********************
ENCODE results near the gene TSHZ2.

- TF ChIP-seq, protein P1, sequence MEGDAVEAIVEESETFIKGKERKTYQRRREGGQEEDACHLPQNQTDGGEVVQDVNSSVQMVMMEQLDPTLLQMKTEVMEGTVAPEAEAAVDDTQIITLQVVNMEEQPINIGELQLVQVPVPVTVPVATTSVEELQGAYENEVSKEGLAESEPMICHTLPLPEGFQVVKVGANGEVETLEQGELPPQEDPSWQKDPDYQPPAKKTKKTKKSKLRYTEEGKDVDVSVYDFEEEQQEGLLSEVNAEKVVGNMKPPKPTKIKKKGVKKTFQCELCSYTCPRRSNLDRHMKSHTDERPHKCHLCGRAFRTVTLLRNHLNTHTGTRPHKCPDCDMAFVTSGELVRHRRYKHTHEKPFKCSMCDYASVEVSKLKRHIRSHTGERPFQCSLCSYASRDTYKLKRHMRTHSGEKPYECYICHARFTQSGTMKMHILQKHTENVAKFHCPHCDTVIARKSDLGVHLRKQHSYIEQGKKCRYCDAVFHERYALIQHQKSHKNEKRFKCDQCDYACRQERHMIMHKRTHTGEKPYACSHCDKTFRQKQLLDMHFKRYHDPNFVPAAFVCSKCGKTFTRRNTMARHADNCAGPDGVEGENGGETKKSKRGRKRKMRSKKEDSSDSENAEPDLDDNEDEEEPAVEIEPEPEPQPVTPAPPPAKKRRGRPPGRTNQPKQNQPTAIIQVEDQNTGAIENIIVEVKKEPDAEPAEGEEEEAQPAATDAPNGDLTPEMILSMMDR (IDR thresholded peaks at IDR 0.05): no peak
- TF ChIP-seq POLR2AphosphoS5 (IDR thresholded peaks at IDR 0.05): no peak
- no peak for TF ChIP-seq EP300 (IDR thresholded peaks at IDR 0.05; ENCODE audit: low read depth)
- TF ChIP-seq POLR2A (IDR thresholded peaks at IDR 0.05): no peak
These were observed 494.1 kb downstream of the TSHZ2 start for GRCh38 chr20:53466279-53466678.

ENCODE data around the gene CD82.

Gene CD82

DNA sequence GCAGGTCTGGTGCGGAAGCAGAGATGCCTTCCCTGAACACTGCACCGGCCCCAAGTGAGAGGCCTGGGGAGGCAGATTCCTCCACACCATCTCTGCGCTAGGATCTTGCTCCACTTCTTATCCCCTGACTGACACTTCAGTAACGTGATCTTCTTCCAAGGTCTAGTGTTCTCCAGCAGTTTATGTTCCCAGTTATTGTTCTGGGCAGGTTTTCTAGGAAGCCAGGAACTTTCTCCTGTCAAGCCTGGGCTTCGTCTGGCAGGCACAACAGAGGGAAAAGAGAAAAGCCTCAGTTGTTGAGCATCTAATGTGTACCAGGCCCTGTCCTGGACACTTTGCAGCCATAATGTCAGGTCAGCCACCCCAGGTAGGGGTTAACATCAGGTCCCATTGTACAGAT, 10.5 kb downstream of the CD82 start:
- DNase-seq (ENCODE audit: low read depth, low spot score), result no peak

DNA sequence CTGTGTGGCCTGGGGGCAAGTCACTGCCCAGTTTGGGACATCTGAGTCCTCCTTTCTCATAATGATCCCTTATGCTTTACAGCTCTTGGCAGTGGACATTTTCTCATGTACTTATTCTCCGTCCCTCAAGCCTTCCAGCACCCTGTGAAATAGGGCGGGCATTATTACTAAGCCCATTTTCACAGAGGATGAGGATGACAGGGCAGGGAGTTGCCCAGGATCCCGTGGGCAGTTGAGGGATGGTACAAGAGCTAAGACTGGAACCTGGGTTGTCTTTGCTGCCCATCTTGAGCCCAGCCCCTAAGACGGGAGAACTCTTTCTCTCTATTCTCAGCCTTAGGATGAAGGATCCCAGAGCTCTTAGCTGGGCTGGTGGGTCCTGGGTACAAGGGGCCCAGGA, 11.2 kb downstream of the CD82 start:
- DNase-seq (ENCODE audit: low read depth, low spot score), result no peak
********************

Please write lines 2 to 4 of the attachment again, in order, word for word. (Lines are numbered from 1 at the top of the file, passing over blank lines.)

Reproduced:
- TF ChIP-seq, protein P1, sequence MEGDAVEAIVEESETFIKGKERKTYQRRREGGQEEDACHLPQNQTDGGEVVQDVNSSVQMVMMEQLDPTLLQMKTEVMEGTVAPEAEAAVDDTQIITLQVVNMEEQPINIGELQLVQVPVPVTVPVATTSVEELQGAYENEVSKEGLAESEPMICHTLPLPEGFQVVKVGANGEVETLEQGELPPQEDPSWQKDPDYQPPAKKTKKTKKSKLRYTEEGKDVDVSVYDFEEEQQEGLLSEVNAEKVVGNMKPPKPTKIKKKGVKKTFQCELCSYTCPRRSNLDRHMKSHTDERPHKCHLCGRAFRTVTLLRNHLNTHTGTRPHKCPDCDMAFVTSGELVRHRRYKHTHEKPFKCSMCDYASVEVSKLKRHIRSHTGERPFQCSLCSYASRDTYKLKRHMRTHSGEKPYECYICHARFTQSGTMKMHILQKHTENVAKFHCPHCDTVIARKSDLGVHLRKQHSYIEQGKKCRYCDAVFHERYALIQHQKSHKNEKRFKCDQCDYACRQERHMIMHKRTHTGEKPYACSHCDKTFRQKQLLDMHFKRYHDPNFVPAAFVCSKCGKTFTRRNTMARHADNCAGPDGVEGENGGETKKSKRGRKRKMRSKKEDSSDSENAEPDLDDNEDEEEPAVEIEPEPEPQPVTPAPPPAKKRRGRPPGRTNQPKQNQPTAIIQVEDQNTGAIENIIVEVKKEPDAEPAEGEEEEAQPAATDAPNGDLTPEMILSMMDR (IDR thresholded peaks at IDR 0.05): no peak
- TF ChIP-seq POLR2AphosphoS5 (IDR thresholded peaks at IDR 0.05): no peak
- no peak for TF ChIP-seq EP300 (IDR thresholded peaks at IDR 0.05; ENCODE audit: low read depth)